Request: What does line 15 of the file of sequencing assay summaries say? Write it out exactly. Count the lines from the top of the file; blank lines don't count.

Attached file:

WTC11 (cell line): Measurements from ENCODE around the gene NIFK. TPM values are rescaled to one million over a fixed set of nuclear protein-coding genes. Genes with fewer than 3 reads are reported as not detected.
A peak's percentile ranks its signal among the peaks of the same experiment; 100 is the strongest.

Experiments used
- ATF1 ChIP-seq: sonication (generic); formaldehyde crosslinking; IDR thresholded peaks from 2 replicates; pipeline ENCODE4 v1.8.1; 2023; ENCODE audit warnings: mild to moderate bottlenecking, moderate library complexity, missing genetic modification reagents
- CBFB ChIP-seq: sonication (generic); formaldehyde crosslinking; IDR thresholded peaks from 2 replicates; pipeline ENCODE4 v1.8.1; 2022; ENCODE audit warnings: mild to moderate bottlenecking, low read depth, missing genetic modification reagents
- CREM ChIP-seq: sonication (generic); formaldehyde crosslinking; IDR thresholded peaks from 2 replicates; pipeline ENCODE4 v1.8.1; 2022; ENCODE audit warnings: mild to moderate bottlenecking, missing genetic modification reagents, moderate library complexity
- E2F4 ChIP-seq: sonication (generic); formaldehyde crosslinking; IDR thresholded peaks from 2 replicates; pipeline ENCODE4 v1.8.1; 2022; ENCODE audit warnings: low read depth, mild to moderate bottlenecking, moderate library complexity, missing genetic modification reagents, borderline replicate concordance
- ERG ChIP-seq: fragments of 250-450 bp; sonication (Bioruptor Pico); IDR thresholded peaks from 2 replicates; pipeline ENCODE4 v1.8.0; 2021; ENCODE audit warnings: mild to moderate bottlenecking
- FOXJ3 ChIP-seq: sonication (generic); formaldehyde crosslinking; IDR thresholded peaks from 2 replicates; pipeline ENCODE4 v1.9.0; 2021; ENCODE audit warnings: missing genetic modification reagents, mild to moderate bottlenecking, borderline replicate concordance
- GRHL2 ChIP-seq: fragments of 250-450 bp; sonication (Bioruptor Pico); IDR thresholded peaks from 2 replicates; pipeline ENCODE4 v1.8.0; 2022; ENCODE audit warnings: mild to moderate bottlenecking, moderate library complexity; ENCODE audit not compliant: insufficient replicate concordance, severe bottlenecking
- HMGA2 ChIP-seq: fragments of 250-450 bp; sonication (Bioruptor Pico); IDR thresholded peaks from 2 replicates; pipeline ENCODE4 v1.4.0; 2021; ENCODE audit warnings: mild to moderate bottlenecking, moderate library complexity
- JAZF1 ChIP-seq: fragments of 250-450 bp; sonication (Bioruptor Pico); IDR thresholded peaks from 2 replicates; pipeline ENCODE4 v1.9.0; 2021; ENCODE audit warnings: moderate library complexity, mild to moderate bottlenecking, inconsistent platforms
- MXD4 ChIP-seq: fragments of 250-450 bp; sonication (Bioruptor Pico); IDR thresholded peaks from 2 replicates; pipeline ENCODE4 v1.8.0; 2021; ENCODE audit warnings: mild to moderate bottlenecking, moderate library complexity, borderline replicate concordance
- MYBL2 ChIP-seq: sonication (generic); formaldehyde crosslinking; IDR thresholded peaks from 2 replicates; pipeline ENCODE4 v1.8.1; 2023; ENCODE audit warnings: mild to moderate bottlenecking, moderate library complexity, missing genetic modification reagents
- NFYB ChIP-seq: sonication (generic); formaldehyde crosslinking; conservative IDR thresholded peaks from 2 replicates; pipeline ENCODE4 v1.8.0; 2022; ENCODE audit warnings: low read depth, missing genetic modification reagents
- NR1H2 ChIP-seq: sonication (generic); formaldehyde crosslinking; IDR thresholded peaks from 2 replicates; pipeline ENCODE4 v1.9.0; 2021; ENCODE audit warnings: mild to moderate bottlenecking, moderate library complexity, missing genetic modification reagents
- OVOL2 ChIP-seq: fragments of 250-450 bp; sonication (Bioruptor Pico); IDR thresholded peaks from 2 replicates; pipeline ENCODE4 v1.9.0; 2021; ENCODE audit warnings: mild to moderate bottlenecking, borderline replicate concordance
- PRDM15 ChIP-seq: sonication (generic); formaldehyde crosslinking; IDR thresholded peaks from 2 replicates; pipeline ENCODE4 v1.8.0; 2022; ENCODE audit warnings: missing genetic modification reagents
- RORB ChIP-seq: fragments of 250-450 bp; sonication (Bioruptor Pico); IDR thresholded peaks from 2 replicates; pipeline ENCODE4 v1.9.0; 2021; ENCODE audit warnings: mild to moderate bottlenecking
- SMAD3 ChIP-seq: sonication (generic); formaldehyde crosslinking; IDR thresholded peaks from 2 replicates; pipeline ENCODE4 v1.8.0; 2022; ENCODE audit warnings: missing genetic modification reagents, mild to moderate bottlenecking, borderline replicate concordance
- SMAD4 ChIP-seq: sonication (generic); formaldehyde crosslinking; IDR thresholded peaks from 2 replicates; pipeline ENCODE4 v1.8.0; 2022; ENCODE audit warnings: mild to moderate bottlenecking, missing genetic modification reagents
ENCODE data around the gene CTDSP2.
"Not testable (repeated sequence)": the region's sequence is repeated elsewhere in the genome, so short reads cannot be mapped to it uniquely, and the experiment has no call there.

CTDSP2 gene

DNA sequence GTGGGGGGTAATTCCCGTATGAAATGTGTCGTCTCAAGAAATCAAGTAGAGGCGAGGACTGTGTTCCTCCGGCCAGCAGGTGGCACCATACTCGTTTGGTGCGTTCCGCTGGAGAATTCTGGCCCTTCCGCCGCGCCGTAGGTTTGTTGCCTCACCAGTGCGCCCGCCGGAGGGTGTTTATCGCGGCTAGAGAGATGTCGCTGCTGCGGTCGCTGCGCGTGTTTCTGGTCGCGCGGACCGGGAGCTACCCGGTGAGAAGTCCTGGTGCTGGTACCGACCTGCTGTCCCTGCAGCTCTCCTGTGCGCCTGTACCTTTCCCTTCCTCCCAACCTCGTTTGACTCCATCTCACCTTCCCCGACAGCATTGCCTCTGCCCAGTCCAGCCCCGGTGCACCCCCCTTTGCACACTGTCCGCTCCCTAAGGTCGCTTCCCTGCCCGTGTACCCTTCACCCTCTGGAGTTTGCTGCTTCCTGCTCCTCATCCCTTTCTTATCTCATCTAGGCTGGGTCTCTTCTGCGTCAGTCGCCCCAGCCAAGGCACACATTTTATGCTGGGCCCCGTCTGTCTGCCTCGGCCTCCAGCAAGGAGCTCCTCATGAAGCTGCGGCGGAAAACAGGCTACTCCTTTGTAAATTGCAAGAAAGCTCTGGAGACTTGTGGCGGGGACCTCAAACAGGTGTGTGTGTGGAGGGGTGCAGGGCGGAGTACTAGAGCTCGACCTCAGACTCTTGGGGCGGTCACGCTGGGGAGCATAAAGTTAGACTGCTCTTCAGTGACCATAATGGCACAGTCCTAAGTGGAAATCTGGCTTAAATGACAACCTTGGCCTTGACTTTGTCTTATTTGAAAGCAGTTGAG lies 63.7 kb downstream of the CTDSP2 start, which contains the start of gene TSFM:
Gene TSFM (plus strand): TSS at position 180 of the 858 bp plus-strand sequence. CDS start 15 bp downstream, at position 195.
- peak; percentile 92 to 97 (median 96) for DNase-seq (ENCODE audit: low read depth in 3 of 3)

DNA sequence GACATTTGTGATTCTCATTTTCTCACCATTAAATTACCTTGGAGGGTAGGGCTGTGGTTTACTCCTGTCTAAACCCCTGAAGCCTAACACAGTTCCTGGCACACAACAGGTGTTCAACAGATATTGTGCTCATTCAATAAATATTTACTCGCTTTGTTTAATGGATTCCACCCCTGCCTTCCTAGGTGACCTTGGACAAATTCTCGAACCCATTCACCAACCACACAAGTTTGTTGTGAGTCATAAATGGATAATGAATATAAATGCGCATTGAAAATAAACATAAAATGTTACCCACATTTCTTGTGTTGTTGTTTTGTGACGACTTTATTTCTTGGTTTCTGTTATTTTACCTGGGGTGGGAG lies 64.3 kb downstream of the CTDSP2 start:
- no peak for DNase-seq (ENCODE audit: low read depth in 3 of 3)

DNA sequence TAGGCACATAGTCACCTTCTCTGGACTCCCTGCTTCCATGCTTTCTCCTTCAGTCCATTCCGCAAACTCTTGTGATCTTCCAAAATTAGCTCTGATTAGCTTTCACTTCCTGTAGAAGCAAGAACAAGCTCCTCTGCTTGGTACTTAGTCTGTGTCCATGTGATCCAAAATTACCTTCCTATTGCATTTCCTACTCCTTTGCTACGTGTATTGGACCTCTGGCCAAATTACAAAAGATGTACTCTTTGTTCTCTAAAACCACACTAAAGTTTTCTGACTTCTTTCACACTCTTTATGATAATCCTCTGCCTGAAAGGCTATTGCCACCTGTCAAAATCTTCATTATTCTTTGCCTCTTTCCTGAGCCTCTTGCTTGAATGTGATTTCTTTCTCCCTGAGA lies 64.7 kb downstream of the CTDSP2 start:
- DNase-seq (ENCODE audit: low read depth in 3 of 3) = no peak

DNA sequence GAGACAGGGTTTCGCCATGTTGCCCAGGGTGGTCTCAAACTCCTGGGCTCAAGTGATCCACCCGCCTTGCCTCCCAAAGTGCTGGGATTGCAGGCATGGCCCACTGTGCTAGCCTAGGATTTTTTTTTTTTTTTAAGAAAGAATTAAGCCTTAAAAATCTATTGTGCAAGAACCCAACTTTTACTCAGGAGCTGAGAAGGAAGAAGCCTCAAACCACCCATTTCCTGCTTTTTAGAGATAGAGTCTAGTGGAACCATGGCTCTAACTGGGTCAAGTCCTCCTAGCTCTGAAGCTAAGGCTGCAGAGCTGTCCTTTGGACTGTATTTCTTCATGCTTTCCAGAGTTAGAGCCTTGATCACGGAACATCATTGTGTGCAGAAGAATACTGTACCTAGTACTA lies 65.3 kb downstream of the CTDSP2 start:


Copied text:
- NFYB ChIP-seq: sonication (generic); formaldehyde crosslinking; conservative IDR thresholded peaks from 2 replicates; pipeline ENCODE4 v1.8.0; 2022; ENCODE audit warnings: low read depth, missing genetic modification reagents